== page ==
We decide to take the Caobos Trail, one of the six trails in the park, named in honor of the majestic, tropical Swietenia macrophylla tree, which can be seen along the trail. As a result of the desirability of its fine wood, this tree has disappeared in most parts of the country. It’s quite easy to see some of the 227 species of birds reported in the park along this trail. Each circuit varies in difficulty and time, but they all have their charms. We begin our ascent on a gravel road that leads us into the rainforest.
Our minds can’t assimilate everything we encounter in such a mystical place until we arrive at a small clearing where the sun illuminates what appears to be the entrance of the forest. Two tall trees stand parallel to each other on each side of the path. They appear as guardians protecting the forest and we are unsure if we should ask for permission to continue. A light breeze, so slight and yet ever so welcome during the dry season, answers our doubts, whispering for us to continue.
At the highest point of the trail we stop to look at the center of Panama City. The proximity of the city to such a wild natural forest has always been one of the Metropolitan Natural Park’s greatest attractions. We spill out on to the El Roble Trail that borders one of the two nurseries in the park’s borders. The park has many outbuildings from the time when it was used as a military training area during the U.S. administration of the Panama Canal; “El Castillo,” where the first jet engines for fighter aircraft were supposedly tested, is one of these buildings. The patronage of the park can restore and re-use existing installations to generate revenue, but it cannot build new structures.
On the El Roble Trail, named for its gigantic oak tree, we notice a sloth taking a nap on a tree branch, like much of the wildlife does during midday hours in the tropics. Those who want to observe animals in the park should go at sunrise or sunset. The Trail of the Momótides, which is short and flat, is especially good for wildlife sighting. Along the trail it’s possible to observe beautiful examples of the momot, a bird common to the dry forest, which is every bit as colorful as the resplendent quetzal seen in the western part of the country.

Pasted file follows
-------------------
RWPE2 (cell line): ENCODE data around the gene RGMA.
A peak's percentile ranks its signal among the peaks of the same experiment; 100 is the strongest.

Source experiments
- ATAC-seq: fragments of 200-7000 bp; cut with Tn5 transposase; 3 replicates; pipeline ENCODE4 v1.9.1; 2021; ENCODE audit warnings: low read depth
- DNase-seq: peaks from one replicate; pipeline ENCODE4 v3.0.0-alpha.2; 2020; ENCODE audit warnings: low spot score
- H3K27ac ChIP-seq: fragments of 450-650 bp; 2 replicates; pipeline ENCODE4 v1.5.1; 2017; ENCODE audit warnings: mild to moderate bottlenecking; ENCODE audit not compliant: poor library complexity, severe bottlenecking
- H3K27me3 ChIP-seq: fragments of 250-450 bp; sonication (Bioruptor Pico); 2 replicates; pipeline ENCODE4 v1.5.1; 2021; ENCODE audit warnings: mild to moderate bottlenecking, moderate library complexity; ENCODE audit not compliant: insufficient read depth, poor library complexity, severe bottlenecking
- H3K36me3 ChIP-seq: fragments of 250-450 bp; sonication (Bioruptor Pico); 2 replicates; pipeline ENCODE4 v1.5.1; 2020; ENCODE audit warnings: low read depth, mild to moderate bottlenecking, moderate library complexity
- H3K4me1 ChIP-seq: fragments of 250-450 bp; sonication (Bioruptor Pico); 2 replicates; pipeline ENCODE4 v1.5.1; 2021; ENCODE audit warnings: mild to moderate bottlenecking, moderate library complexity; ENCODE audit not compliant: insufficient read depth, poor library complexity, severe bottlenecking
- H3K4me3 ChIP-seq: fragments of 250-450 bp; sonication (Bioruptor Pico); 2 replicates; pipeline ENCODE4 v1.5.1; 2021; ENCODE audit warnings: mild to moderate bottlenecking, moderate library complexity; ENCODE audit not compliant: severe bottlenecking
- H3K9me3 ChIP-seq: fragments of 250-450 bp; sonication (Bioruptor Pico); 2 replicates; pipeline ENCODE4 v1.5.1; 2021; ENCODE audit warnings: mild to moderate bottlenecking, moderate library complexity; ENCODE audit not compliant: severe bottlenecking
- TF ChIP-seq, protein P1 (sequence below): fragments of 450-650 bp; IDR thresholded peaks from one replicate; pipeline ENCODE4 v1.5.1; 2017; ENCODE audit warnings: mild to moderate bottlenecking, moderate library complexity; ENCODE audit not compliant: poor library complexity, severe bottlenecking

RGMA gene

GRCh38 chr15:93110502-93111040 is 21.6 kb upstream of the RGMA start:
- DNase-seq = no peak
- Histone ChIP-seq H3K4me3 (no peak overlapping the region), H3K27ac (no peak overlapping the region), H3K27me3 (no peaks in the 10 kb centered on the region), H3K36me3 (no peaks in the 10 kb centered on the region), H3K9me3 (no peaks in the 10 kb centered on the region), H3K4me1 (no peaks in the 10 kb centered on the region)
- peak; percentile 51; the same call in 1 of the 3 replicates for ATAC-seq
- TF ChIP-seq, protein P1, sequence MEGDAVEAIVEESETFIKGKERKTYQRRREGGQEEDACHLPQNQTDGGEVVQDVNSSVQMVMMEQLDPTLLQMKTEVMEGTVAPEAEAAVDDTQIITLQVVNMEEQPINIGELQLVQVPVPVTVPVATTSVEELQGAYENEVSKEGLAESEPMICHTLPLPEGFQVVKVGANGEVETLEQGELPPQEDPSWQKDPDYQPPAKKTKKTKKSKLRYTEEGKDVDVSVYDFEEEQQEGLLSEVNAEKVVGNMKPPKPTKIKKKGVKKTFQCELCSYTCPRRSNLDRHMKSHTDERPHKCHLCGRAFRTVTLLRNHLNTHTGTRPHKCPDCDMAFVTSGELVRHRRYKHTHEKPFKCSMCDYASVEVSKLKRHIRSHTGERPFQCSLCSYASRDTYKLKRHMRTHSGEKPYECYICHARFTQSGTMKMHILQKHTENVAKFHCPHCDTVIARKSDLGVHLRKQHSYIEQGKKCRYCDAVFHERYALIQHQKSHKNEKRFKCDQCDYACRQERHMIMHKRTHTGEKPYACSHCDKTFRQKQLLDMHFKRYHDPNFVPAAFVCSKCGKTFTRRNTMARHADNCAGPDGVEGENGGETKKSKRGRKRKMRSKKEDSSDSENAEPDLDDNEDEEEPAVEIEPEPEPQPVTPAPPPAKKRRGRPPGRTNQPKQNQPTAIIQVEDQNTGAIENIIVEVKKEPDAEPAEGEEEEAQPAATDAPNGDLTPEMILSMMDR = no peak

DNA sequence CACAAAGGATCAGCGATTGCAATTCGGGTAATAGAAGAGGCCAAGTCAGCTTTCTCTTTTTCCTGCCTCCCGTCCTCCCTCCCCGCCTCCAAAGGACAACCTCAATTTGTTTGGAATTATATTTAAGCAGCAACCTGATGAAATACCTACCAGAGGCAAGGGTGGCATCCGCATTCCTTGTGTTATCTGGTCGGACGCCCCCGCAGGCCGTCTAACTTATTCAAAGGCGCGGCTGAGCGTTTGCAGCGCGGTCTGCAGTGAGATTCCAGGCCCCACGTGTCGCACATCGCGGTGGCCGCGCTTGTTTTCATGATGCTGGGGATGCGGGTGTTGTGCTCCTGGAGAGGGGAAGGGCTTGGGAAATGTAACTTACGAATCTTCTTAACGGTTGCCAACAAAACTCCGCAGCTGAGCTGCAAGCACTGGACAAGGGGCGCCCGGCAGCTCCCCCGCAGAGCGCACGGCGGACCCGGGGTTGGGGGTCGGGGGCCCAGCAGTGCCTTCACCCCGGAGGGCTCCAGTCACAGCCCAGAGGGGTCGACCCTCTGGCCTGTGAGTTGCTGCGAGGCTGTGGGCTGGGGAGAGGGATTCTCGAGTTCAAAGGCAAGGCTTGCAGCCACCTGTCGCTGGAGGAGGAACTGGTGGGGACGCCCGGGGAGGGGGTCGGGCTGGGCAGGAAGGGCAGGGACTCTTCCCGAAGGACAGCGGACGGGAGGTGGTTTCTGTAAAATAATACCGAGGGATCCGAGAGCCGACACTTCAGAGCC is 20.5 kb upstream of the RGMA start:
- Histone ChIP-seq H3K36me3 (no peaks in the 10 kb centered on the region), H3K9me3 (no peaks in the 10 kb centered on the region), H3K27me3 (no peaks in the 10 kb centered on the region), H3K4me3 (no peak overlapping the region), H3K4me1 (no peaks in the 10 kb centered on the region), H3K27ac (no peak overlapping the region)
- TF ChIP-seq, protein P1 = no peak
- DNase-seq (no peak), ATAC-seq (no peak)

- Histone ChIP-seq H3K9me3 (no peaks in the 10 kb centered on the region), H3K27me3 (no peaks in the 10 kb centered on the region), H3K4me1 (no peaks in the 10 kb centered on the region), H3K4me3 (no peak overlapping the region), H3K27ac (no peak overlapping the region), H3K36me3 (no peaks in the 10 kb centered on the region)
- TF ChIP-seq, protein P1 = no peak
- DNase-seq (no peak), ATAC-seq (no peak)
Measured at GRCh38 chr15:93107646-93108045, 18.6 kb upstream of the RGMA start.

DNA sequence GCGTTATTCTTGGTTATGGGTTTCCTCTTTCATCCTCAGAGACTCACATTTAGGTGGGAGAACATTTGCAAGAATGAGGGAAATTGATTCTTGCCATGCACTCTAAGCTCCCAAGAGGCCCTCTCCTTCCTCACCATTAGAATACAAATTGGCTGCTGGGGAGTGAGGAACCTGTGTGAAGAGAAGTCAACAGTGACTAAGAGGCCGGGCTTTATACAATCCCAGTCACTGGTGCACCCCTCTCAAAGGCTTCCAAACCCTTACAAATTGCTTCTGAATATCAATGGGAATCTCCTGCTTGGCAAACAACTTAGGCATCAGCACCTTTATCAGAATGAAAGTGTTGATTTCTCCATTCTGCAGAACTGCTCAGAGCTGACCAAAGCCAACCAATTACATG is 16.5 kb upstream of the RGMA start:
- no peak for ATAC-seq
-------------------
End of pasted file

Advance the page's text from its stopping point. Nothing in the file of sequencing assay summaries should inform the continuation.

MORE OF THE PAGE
The previous paths are relatively easy, but there are other, steeper ones, which can be attractive to the avid hiker. The La Cienaguita Trail, for example, was the first one established in the park in 1987. From the park’s administrative offices we take the Caobos Trail to the security post close to El Castillo. We then climb northeast via a medium-grade incline that leads us to the Cerro Gordo lookout. We continue in silence, listening to the furtive noises of the animals living in the undergrowth, hidden and attentive to the intruders who interrupt their narcosis of sun, humidity, and sap.
At the Cerro Gordo lookout you can see part of Panama City, as well as some of the oldest U.S. army installations in the country. In the middle of this indomitable, powerful greenery, the distant spires of Panamanian skyscrapers appear fragile and brittle. We ask ourselves how long those tall, proud buildings will last once humans no longer care for them. How will they withstand the asphyxiating embrace of roots, the thrust of branches, and the covering of creeping vines?